An emergency hearing may be needed in the case of caring for an underage patient when a guardian is not present. An example may be a child that attends a daycare who falls and breaks a collarbone. The injury seems like just a case of a broken bone. The daycare director cannot get in touch with the guardians when suddenly the child begins having difficulty breathing. The daycare calls EMS and has the child transported to the nearest hospital. Upon examination by the physician, it is determined that the child has a punctured lung from the broken collarbone and will need surgery immediately. The daycare still cannot get in touch with the parents. This may be a case that would require an emergency hearing in order to save the life of the child. Some governing body, other than the daycare, may need to grant permission to proceed with the life-saving surgery.
Another example of an emergency hearing is the case of a homeless, mentally ill patient who reports having no family. After a week at the hospital and successful treatment of a subsequent illness, the hospital deems it unsafe to discharge the patient back to the streets. It is the hospital’s stance that the patient presents a danger to society due to his mental illness. The hospital and medical practitioners feel that he should be committed to a mental institution until he is stabilized. The patient refutes the idea. In this case, the hospital may need to petition the courts for the patient’s involuntary commitment.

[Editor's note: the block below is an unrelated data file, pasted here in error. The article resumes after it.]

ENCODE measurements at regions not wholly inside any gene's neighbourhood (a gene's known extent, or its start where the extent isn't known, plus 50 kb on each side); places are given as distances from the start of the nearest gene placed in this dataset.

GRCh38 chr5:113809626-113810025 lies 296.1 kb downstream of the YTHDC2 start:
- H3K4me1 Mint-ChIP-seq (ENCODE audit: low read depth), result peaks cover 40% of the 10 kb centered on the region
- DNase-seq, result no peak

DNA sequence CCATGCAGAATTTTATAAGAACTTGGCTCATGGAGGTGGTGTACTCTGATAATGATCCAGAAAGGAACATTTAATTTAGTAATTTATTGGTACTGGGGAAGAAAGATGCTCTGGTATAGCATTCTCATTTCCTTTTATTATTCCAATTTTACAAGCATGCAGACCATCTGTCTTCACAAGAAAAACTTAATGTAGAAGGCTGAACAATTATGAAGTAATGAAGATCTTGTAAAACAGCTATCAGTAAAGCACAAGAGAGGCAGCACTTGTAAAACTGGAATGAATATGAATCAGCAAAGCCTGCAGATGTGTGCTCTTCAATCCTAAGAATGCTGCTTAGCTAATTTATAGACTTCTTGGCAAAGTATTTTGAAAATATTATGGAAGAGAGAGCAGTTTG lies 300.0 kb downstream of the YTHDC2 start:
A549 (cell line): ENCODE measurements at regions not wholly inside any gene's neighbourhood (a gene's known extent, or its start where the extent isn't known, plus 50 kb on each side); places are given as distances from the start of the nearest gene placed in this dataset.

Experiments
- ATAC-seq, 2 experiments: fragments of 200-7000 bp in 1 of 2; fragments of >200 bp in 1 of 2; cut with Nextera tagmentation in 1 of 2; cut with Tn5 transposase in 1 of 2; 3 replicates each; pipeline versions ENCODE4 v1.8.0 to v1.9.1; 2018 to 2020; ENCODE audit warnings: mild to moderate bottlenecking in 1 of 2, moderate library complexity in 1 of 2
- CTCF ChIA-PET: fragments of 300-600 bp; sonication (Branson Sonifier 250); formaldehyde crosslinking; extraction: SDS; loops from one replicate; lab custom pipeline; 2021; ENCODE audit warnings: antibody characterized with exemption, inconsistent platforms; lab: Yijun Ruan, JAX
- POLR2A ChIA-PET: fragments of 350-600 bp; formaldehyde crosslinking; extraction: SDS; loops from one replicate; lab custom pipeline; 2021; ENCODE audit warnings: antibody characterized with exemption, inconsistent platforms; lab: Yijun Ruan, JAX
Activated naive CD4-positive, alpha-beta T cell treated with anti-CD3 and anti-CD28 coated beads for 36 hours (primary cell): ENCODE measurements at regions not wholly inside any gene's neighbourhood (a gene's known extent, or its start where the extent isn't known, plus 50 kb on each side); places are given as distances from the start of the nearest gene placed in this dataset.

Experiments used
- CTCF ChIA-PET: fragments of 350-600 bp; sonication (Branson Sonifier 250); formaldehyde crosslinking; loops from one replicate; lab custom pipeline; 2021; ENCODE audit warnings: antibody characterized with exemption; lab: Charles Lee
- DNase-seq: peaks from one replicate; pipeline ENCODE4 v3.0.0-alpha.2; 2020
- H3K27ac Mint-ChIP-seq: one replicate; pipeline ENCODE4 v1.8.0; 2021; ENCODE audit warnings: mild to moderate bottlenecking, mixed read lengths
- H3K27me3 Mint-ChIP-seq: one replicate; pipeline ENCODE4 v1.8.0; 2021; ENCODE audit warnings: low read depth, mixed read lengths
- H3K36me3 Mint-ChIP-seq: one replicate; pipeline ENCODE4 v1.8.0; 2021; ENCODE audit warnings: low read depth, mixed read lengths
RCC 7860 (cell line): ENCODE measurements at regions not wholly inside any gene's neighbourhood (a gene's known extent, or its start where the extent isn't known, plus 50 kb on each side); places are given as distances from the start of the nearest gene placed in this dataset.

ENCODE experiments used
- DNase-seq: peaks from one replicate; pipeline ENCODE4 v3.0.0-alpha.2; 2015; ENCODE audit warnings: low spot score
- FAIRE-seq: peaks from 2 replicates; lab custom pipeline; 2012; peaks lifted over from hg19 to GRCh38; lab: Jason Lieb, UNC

As our Showalter (2012) states, “Students of healthcare administration need to become familiar with the law and legal system” (p. 3). In addition, students will need to be able to identify scenarios within their own organizations that merit legal advice. Healthcare administrators can accomplish this by relying on the leadership team within the hospital. The Bible reminds leaders of the importance of having help: “When there is no counsel, the people fall; But in the multitude of counselors there is safety” (Proverbs 11:14, English Standard Version).
Showalter, J. S. (2012). The Law of Healthcare Administration. (7th ed.). Chicago, IL: Health Administration Press. ISBN:978-1-56793-644-5
120 words either agreeing disagreeing or relating to